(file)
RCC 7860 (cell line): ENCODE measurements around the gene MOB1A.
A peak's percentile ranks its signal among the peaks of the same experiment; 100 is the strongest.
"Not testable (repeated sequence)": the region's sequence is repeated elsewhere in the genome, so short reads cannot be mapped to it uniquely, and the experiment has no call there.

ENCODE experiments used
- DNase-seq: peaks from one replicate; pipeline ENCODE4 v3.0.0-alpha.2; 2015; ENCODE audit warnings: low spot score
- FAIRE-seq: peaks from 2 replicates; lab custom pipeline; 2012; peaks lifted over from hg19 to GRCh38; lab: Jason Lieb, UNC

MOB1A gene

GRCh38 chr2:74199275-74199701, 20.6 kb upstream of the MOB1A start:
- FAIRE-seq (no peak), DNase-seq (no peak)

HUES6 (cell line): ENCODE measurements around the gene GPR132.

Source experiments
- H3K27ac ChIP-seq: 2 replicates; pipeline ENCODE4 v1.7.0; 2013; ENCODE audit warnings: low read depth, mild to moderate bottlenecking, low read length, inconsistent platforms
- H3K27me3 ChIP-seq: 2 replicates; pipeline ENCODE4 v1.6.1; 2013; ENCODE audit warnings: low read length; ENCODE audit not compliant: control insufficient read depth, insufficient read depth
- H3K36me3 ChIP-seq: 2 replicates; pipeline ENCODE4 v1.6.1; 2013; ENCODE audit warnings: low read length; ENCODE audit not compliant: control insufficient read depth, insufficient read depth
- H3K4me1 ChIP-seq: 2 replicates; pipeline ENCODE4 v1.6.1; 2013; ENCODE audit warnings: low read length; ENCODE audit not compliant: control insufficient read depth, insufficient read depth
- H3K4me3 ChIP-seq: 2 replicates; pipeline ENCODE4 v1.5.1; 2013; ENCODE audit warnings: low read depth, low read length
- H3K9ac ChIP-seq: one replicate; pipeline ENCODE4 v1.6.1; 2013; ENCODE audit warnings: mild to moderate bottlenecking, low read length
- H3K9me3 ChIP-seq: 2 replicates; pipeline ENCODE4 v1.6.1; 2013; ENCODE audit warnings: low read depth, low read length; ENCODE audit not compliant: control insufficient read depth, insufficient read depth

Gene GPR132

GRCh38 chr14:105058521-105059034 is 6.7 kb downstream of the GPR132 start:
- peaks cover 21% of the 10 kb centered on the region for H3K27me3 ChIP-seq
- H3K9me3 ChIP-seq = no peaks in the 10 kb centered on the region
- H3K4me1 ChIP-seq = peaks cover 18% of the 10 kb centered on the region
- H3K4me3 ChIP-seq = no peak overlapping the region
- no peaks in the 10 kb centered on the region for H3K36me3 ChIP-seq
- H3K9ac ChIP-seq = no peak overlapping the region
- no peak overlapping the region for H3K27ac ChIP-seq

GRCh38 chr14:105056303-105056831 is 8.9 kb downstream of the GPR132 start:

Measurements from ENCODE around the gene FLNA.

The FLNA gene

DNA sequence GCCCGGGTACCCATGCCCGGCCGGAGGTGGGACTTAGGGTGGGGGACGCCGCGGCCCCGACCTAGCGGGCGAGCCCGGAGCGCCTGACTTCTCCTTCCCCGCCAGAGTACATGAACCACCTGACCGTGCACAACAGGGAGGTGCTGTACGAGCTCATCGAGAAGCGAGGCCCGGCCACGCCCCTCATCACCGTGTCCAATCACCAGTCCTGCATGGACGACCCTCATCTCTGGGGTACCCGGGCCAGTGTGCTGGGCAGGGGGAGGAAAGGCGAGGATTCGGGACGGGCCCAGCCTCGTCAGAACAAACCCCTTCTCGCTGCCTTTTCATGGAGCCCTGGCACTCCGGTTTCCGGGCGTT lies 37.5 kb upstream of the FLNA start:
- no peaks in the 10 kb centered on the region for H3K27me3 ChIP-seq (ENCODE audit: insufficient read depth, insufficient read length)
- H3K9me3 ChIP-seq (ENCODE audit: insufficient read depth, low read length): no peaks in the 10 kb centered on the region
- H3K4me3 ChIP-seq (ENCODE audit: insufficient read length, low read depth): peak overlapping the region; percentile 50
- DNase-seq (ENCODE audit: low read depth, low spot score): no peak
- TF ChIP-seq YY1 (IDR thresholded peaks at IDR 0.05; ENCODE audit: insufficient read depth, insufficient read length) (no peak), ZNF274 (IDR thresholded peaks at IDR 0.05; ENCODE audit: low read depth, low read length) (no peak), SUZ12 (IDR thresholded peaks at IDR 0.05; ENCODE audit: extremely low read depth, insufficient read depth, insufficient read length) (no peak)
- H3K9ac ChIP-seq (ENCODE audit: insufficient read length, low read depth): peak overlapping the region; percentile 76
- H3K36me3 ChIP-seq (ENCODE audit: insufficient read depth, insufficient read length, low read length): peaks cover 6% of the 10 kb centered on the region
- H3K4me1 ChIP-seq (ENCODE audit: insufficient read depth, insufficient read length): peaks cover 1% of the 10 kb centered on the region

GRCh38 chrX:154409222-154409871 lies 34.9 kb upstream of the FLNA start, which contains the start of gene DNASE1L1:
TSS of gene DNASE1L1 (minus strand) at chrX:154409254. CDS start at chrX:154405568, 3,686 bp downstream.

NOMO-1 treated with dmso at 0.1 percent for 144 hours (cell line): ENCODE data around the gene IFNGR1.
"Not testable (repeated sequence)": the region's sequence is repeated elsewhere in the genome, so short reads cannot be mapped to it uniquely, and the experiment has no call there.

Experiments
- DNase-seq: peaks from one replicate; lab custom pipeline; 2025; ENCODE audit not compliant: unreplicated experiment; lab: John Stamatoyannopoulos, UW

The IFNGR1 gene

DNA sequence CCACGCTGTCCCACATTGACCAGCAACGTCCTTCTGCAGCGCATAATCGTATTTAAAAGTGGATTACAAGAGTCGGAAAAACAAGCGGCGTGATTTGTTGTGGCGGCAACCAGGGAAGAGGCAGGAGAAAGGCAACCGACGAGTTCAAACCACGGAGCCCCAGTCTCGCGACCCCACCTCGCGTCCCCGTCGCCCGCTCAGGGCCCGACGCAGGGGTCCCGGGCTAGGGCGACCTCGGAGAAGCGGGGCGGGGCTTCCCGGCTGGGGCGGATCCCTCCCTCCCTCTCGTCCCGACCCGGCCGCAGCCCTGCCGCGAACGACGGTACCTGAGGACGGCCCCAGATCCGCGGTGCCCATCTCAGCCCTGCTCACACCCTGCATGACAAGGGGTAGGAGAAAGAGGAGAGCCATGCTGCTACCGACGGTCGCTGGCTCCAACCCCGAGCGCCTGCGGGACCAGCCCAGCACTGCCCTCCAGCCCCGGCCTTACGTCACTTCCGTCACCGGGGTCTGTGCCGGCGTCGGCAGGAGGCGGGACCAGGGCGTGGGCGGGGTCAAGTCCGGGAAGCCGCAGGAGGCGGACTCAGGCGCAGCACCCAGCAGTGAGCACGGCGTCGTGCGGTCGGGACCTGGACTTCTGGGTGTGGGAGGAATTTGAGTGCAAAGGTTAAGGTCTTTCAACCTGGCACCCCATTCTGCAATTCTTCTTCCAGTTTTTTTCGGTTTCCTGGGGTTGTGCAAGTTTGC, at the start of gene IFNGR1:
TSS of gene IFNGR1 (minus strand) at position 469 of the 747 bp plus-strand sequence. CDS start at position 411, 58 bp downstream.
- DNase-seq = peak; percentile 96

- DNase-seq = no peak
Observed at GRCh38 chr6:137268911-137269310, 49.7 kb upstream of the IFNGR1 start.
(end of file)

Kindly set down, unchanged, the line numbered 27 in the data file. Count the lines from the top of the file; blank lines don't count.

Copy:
- no peak overlapping the region for H3K27ac ChIP-seq